The old recommendation for “low-fat” does not make so much sense, at least the way it has been interpreted by many physicians, public health organizations, and food companies. It’s the saturated fat, not the fat itself, that gets you in the end. The plethora of low-fat food products on the market over the last few decades has obviously not helped us with reducing obesity, heart disease, and diabetes; it is likely that it has helped us with ratcheting them up instead.
It’s not all about fat, and it’s not all about carbs, and it’s not all about protein. In fact, it’s not about eating a nutritionist-engineered diet at all; it’s about eating delicious, traditional foods that have come out of centuries of cultural evolution: the Mediterranean diet. This dietary pattern focuses not just on vegetables, not just on fish, not just on whole grains, but on the whole package: lots of varied produce, lots of whole grains, lots of olive oil and fish, and small amounts of cheese and red meat (i.e. have a special roast leg of lamb on holidays, not a hamburger three times a week). I hesitate to even call the Mediterranean way of eating a “diet” since it implies that it is in the same category as things like Zone and Atkins.
If you’re looking to change what you eat, you have a much better chance of sticking to the Mediterranean way of eating than trying some weird fad diet. Study after study have found not only that people have better health outcomes with this way of eating, but also that they don’t go back to unhealthy eating patterns as much. This is not nothing. Treatments for any health problem don’t make sense if people can’t tolerate them. Many nutritionists who back low-carb or low-fat or whatever types of diets ignore the issue of taste and the enjoyment of food, as if caring about flavor and pleasure is a silly consideration for weaklings. Well, ignoring how your food tastes and feels is a pretty hard thing for most of us to overcome, and not being able to do so is not evidence of a failing of character (unless you’re a Puritan, I guess). More importantly, though, the health effects of the Mediterranean diet show that there does not have to be a tradeoff between health and pleasure; we don’t have to subscribe to this mantra that if it’s good for us it has to taste bad.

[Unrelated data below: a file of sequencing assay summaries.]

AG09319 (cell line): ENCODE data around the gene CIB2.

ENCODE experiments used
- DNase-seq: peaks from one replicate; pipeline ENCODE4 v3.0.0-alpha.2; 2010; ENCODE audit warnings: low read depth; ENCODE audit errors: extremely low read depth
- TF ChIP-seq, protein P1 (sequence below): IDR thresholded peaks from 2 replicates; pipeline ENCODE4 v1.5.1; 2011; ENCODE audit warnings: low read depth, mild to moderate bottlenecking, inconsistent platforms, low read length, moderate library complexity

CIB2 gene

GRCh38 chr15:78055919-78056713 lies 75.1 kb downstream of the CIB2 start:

We need to stop eating processed foods and start cooking again, period.
But, of course, even if it is e-mailed around and around again, it’s still only going to New York Times readers, and it’s unfortunately not likely to catch fire in the popular imagination (especially since we’re all thinking about the economy now anyway). Ms. Brody’s column is not going to change the fact that most of us don’t know about this surprisingly simple and sensible solution to healthy eating, and that even if we did, our agricultural and food manufacturing system is not set up to allow us to eat this way (and, of course, this dietary pattern is dying out in the Mediterranean itself due to globalization, so we’re losing some of those cultural gatekeepers who know how to prepare the foods in the right way). What would it take to change things around so that this diet was the default? Food companies were able to jump on the low-fat bandwagon before—could food companies switch their business models to promote these foods instead of processed foods, if we had a strong enough movement to convince consumers that “low-[fill in the blank]” isn’t good for you? Could we base school lunch policy changes on switching over to this dietary pattern instead of trying to follow guidelines on macronutrient contents? It seems as though we know what we need to do—we just need to get the message out there, and figuring out how best to do that is the real challenge.